Minnesota dog bite law can be complicated. Please read through the information below or contact a Minnesota dog bite lawyer to get answers to your questions.
The Minnesota dog bite statute is one of the most favorable in the nation for dog bite victims (and, conversely, one of the most unfavorable for dog owners). Although dog bite victims normally rely on the statute, where the statute does not apply, common law negligence principles can be used to support a dog bite claim. Minnesota also strictly regulates the treatment of dogs that are already known to be dangerous.
The Minnesota Dog Bite Statute
The Minnesota dog bite statute holds dog owners strictly liable for any injuries caused by their dog, even if the owner took reasonable safety precautions and even if the owner had no way of knowing that the dog was dangerous. Essentially, the owner acts as an insurer of the dog’s peaceful behavior. The “owner” doesn’t have to be the legal owner, either – anyone who keeps or “harbors” a dog is considered the owner of the dog under Minnesota dog bite law.
Moreover, Minnesota’s doctrine of comparative fault does not apply to the dog bite statute — the dog owner cannot escape liability by showing that the victim was partially at fault, as long as the victim was “acting peaceably” just prior to the attack. The statute also applies to non-bite injuries – if, for example, an exuberant dog injures a child by knocking her off a porch.
Common Law Negligence
In contrast with the relative ease of winning a dog bite lawsuit under the plaintiff-friendly dog bite statute, establishing liability under a common law negligence theory is particularly difficult in Minnesota. To win, the victim must prove that the owner knew or should have known of the dog’s dangerous tendencies, and that the owner failed to use reasonable care in handling the dog. Normally, of course, there is no need to rely on a negligence theory, since it is so much easier for a victim to sue under the strict liability statute.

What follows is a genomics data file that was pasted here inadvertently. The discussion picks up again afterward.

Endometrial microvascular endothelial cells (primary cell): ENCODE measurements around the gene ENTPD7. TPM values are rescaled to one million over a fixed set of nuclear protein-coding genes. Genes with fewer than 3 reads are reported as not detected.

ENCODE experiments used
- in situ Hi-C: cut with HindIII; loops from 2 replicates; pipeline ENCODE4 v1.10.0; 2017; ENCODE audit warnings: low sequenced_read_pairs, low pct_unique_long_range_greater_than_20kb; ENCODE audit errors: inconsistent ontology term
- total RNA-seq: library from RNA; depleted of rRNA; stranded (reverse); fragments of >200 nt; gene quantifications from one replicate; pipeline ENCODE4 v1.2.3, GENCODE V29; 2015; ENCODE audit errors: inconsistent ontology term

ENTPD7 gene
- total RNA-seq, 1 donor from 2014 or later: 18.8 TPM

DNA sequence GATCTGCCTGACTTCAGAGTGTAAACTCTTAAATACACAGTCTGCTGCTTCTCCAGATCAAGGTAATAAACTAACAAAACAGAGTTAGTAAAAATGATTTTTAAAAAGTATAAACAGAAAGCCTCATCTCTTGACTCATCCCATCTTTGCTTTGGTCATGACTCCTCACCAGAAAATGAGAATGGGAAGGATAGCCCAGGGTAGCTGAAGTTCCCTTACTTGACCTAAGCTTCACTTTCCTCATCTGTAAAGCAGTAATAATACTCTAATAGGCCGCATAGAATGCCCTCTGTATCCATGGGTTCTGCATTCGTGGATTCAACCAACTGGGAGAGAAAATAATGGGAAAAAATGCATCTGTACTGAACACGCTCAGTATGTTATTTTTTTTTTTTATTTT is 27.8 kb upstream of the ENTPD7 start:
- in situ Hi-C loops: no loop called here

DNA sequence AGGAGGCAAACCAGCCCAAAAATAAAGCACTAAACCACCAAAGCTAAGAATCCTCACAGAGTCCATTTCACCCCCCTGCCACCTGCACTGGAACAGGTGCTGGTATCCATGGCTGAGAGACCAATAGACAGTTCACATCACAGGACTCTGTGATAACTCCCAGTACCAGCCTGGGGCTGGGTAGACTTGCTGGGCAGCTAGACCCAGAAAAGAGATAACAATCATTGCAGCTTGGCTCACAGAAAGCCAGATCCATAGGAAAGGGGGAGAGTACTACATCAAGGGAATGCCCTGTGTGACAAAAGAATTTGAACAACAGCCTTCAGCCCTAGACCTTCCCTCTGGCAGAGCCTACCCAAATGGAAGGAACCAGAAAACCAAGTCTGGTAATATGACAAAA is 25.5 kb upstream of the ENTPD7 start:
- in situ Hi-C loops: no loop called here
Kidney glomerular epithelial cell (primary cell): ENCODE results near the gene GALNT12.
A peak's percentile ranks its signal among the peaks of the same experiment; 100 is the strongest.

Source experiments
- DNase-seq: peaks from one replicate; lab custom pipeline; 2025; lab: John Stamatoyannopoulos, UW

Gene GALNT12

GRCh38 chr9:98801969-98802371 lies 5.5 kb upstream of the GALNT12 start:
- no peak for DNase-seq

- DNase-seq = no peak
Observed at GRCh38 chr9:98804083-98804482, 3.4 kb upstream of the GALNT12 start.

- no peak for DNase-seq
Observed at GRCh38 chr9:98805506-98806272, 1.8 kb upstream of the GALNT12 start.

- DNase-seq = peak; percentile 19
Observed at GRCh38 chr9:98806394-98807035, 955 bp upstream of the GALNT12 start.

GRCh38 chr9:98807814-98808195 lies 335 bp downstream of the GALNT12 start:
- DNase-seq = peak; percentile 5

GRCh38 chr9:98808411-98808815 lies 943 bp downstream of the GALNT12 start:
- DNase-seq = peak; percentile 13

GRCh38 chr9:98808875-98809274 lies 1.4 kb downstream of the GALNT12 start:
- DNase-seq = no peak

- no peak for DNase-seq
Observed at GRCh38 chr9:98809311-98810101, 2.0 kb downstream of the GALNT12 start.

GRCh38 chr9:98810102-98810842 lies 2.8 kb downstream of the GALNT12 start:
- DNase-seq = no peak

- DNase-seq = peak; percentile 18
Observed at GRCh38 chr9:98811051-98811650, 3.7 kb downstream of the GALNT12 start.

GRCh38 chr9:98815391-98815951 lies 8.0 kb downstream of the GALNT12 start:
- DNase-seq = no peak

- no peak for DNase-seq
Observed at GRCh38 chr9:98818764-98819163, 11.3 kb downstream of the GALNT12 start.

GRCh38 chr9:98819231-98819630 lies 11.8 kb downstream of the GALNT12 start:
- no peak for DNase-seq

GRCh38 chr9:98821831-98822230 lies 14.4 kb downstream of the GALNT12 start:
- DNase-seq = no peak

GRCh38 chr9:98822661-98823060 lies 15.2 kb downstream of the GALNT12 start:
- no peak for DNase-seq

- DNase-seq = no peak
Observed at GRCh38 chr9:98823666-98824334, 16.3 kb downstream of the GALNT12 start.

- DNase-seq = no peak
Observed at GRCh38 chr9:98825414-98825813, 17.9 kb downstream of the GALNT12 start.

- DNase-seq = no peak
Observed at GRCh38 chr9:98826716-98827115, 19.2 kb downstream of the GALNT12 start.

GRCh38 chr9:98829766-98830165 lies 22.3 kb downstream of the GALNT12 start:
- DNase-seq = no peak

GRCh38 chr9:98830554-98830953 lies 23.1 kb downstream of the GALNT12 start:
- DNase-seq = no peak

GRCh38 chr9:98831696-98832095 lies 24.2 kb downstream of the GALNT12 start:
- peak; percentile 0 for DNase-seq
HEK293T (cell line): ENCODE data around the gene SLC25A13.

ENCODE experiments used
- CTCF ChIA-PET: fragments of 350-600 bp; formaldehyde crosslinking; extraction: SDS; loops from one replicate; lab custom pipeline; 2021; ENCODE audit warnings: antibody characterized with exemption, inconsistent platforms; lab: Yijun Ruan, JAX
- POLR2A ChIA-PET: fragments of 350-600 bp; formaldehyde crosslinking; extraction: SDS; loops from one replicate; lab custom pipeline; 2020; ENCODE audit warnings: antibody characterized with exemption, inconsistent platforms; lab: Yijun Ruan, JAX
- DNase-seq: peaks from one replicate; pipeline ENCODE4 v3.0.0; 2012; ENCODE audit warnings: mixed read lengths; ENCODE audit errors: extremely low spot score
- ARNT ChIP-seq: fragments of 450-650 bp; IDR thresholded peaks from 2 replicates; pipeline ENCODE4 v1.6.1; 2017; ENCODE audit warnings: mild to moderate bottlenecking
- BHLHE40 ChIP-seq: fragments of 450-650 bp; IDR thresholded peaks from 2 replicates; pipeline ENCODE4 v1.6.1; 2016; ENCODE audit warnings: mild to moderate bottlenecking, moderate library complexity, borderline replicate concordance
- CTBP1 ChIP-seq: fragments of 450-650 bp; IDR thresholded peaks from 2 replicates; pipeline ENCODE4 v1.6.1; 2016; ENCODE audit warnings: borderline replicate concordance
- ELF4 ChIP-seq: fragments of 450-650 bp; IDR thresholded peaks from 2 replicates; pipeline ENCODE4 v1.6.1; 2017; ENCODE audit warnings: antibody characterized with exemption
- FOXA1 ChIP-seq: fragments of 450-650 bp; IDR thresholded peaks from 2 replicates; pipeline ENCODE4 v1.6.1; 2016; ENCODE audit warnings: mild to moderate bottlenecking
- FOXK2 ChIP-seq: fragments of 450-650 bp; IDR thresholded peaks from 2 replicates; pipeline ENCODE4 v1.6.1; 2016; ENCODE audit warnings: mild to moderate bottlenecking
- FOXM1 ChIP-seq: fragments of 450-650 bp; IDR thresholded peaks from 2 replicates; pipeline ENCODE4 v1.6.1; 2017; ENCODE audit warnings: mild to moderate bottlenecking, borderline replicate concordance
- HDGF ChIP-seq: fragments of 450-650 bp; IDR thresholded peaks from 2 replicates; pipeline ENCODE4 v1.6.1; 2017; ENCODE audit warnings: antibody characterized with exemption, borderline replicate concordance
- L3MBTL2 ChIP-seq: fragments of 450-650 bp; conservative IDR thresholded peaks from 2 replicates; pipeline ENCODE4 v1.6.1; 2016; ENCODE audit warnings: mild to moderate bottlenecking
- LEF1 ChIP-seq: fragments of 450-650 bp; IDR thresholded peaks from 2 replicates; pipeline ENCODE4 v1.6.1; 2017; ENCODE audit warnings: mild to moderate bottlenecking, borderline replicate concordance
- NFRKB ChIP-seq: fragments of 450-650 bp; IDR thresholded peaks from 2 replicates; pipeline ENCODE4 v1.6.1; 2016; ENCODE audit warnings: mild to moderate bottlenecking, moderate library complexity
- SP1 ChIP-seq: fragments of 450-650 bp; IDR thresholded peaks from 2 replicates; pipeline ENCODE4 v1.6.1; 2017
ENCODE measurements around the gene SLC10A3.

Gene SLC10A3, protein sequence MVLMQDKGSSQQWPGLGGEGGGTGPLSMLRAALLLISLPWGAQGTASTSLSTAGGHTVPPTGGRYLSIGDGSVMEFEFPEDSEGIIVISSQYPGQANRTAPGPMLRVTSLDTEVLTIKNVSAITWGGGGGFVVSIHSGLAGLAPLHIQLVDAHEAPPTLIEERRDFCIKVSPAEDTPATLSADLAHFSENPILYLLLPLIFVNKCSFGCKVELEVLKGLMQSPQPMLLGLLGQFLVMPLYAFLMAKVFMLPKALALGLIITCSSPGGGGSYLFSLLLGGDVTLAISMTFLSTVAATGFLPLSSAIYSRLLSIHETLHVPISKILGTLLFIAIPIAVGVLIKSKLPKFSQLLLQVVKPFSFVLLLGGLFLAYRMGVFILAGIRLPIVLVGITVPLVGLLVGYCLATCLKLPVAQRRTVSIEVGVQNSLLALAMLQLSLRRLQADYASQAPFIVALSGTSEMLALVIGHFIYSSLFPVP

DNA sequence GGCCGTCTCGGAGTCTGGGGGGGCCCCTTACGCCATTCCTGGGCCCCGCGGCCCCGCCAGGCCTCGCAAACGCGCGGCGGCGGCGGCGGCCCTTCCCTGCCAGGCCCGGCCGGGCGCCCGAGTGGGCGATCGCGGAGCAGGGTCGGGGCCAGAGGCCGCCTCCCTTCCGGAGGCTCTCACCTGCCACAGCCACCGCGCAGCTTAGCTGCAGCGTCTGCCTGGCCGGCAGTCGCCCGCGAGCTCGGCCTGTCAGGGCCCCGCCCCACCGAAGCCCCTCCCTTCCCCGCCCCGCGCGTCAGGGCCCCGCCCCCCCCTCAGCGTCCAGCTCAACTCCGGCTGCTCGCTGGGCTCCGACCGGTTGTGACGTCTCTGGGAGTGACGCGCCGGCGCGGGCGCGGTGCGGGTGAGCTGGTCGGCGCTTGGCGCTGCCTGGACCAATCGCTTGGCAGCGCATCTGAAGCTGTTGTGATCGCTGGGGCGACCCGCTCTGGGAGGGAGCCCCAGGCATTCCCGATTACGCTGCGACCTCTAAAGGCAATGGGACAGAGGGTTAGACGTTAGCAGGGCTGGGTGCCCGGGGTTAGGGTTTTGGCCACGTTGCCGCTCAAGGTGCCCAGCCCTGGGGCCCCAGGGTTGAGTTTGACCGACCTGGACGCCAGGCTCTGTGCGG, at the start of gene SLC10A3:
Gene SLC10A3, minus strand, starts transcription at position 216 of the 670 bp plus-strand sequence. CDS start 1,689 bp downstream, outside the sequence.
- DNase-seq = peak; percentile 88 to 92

If an exception to the statute applies, however – if the victim was trespassing at the time of the attack, for example – the victim may have no other choice than to rely on a negligence theory. Negligence might also be the only option if a dog causes a non-bite injury through an attenuated chain of causation – the dog ran out in front of a car and caused it to swerve into the victim, for example.
The “Dangerous Dog” Designation
Minnesota allows a court to have a dog formally declared “potentially dangerous” or
“dangerous”, depending on its behavior. Such a designation will result in certain requirements being placed on the dog owner, such as:
- Fencing in the dog
- Placing a conspicuous warning sign on the owner’s property
- Registering the dog with animal control authorities
- Purchasing dog bite insurance or putting down a surety bond
If the dog owner fails to comply with these requirements, he can be charged with a criminal misdemeanor. If the dog attacks someone after being declared dangerous, the authorities might, depending on the circumstances, quarantine the dog or even euthanize it.
The significance of the “potentially dangerous” and “dangerous” designations from the point of view of a dog bite victim suing under a negligence theory is that these designations, or failure by the dog owner to comply with their associated restrictions, can help the victim prove that the dog owner was negligent.